Published online: June 06, 2016
Issue release date: May – August

Number of Print Pages: 7
Number of Figures: 2
Number of Tables: 0


eISSN: 1662-680X (Online)

For additional information: https://www.karger.com/CRN


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References

  1. Szigeti K, Lupski JR: Charcot-Marie-Tooth disease. Eur J Hum Genet 2009;17: 703–710.
  2. Verhoeven K, De Jonghe P, Coen K, Verpoorten N, Auer-Grumbach M, Kwon JM, FitzPatrick D, Schmedding E, De Vriendt E, Jacobs A, Van Gerwen V, Wagner K, Hartung HP, Timmerman V: Mutations in the small GTP-ase late endosomal protein RAB7 cause Charcot-Marie-Tooth type 2B neuropathy. Am J Hum Genet 2003;72: 722–727.
  3. Guernsey DL, Jiang H, Bedard K, Evans SC, Ferguson M, Matsuoka M, Macgillivray C, Nightingale M, Perry S, Rideout AL, Orr A, Ludman M, Skidmore DL, Benstead T, Samuels ME: Mutation in the gene encoding ubiquitin ligase LRSAM1 in patients with Charcot-Marie-Tooth disease. PLoS Genet 2010;6:e1001081. DOI: 10.1371/journal.pgen.1001081.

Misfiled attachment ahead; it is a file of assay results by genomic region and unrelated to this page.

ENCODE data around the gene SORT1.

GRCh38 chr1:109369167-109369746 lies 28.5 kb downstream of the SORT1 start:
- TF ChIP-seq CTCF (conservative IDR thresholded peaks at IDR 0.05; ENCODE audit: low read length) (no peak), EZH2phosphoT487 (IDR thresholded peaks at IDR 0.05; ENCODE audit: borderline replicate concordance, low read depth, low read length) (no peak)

4. Feng Y, Press B, Wandinger-Ness A: Rab7: an important regulator of late endocytic membrane traffic. J Cell Biol 1995;131: 1435–1452.
  5. Bucci C, Thomsen P, Nicoziani P, McCarthy J, van Deurs B: Rab7: a key to lysosome biogenesis. Mol Biol Cell 2000;11: 467–480.
  6. Jäger S, Bucci C, Tanida I, Ueno T, Kominami E, Saftig P, Eskelinen EL: Role for Rab7 in maturation of late autophagic vacuoles. J Cell Sci 2004;117: 4837–4848.
  7. Saxena S, Bucci C, Weis J, Kruttgen A: The small GTPase Rab7 controls the endosomal trafficking and neuritogenic signaling of the nerve growth factor receptor TrkA. J Neurosci 2005;25: 10930–10940.